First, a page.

Over the past few years, my January total has been almost 50% of the species I see each year. Here in the Sacramento area it is pretty easy to get close to 200 species in January as long as you travel to the coast once or twice. I typically finish the year between 370 and 400 species. 

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6 hours ago, Charlie Spencer said:

Casual question.  Look back at your annual totals for the last few years.  Roughly what percentage of your annual total did you record in January?

My January's have averaged 20% of my annual total over the last five years.

If I start the year somewhere tropical, usually about 30-40%, last year was 39%. 
If I don’t, 10-15%. 
There’s definitely not too much happening here in January (the whole province is still under 100 species this year) but, for me anyways, I usually have no problem waiting a few months to step into high gear as the weather is generally nicer and there’s more species to see. 90% of the birds that are here now are also here every other month of the year so no real rush. 

I don’t think I’ve ever made it above 30 species in January for my county 🤔

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Regarding @Charlie Spencer's question, this is only my third year of serious birding, so that's all the data I have.

In 2021, I found 102 species in January without leaving Clark County, out of 210 birds in the county (49% in Jan) and 275 across the US (37% in Jan) in the year.

In 2022, I found 166 species in January, out of 368 in the year, so I found 45% of them in January. For just Clark County, I found 108 in January, out of 227 in the year, so I found 48% of them in January.

So far in 2023, I'm at 94 and have only had three days of actual birding without leaving the county.

It's safe to say Clark County has great winter birding. 🙂

Edited by Zoroark
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7 hours ago, Charlie Spencer said:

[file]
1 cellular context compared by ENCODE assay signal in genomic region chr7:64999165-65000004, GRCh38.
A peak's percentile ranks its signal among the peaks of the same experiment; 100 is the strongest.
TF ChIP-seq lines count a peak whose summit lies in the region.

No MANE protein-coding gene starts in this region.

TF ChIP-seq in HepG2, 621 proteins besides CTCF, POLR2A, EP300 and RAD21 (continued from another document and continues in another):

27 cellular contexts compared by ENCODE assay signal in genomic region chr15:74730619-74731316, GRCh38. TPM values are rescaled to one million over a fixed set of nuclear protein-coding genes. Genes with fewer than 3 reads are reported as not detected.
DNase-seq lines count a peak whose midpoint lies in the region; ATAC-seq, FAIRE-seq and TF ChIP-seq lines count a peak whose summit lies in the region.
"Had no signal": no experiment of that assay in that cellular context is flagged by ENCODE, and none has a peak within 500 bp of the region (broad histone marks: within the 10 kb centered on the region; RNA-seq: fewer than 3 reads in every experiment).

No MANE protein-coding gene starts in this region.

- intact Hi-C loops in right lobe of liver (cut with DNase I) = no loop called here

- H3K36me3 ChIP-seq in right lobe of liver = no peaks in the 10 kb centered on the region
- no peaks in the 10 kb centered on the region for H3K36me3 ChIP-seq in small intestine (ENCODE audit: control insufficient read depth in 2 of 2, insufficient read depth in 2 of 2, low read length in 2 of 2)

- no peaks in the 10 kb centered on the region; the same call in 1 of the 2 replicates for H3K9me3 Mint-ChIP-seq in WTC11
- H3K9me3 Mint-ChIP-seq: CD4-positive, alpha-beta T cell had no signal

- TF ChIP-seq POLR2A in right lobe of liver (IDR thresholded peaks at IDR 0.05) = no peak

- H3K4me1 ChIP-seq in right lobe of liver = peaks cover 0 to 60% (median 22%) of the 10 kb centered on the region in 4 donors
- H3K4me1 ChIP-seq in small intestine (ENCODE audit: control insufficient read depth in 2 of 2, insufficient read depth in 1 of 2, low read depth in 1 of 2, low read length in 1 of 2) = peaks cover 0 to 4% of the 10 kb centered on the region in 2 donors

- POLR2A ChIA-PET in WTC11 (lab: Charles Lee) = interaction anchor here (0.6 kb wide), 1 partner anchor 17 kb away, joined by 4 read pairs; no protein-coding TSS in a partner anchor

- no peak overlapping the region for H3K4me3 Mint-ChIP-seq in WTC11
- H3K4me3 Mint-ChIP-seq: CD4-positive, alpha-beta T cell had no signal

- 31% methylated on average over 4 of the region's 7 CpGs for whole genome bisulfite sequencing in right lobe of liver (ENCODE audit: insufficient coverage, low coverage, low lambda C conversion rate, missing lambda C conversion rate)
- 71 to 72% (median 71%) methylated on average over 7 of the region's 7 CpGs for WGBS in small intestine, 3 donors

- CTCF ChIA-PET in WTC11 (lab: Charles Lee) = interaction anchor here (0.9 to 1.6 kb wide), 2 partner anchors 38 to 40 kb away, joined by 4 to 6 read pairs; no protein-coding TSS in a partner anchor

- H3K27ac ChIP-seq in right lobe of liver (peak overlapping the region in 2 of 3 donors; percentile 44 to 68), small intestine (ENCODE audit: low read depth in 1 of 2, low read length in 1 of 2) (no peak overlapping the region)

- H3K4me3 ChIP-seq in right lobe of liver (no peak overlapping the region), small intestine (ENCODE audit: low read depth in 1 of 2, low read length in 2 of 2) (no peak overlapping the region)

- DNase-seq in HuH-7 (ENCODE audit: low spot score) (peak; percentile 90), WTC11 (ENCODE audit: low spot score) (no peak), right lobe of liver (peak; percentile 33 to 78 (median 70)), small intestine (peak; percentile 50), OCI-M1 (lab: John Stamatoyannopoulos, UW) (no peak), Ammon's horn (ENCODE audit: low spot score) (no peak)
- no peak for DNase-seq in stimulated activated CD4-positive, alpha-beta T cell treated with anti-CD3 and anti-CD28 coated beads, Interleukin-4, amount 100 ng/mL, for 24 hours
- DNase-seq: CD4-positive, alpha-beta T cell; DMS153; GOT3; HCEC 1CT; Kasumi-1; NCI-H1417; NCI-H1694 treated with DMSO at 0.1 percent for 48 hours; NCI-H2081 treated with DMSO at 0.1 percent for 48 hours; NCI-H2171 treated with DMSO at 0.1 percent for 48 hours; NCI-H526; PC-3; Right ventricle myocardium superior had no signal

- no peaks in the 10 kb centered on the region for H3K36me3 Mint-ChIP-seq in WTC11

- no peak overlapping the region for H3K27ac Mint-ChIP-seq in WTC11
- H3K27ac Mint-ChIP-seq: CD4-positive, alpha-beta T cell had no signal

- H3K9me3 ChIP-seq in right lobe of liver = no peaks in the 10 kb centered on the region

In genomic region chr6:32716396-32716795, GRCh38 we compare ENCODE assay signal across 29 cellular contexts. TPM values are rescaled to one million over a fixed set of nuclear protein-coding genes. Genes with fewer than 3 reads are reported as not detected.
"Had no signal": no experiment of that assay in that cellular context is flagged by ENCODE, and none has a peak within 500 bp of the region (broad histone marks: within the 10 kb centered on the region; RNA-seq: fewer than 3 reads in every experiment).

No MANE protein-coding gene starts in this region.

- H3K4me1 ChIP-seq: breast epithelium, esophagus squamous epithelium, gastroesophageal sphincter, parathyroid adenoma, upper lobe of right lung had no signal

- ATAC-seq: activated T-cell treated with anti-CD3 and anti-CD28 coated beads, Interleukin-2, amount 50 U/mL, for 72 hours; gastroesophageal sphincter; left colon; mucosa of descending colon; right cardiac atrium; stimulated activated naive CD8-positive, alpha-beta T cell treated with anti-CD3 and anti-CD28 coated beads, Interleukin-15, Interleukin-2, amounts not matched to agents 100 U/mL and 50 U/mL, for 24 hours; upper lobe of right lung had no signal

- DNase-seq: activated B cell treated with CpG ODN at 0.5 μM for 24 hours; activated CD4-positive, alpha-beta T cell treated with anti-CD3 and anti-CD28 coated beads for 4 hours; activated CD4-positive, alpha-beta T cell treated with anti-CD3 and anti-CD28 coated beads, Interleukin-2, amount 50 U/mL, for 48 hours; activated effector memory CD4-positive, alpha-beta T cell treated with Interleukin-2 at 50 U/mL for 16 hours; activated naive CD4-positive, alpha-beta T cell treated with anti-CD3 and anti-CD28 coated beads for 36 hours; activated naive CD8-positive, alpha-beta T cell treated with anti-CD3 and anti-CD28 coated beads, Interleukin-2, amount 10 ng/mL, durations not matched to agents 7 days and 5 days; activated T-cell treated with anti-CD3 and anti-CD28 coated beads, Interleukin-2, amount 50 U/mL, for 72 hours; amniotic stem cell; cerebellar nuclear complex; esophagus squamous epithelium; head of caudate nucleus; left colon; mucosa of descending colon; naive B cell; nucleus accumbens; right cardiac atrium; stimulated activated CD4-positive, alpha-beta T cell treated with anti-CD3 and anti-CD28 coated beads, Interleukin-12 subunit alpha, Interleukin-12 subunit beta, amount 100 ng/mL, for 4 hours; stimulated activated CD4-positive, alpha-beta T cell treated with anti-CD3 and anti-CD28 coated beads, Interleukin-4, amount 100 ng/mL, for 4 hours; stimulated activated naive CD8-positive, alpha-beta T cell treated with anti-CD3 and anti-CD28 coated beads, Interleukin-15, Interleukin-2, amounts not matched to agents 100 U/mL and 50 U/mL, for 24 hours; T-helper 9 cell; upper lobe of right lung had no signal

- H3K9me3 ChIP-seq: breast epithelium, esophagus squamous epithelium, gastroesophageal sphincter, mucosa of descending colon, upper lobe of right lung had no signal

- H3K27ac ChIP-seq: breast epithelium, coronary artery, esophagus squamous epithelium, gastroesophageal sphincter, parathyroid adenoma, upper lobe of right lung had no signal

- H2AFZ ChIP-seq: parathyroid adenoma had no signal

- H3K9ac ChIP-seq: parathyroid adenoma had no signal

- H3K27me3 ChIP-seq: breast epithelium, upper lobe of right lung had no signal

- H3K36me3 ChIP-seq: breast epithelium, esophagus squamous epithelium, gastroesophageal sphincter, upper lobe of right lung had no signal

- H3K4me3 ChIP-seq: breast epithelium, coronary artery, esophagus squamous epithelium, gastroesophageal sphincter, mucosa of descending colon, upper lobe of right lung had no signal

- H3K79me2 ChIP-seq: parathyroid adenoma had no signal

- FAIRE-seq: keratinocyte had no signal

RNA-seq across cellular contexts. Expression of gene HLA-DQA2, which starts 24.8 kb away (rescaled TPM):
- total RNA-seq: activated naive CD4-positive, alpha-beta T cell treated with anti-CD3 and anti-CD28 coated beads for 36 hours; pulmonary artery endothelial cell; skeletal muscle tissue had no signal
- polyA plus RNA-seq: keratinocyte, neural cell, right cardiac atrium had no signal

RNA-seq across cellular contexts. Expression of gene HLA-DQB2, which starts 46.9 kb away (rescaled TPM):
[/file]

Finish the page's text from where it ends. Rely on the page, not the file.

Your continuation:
Casual question.  Look back at your annual totals for the last few years.  Roughly what percentage of your annual total did you record in January?

My January's have averaged 20% of my annual total over the last five years.

County only, 22.3%.  I don't have my other totals in spreadsheet, just county.  I have basically only been out of the immediate area once, and that January it was 35.7% of that year.  

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22 hours ago, Charlie Spencer said:

Casual question.  Look back at your annual totals for the last few years.  Roughly what percentage of your annual total did you record in January?

My January's have averaged 20% of my annual total over the last five years.

About 45% last year for me. 

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27 minutes ago, Connor Cochrane said:

Find any? I had two right at my school today. 

No, I think that Sherman was probably a bit to far inland. I did have a couple birds in flight get away from me that I felt were probably REPH, but the rain was coming down really hard at the time, the viewing conditions were terrible, and I couldn't call them with what I saw given their rarity in Sacramento. They were very fluttery shorebirds whatever they were. 

Edited by Aidan B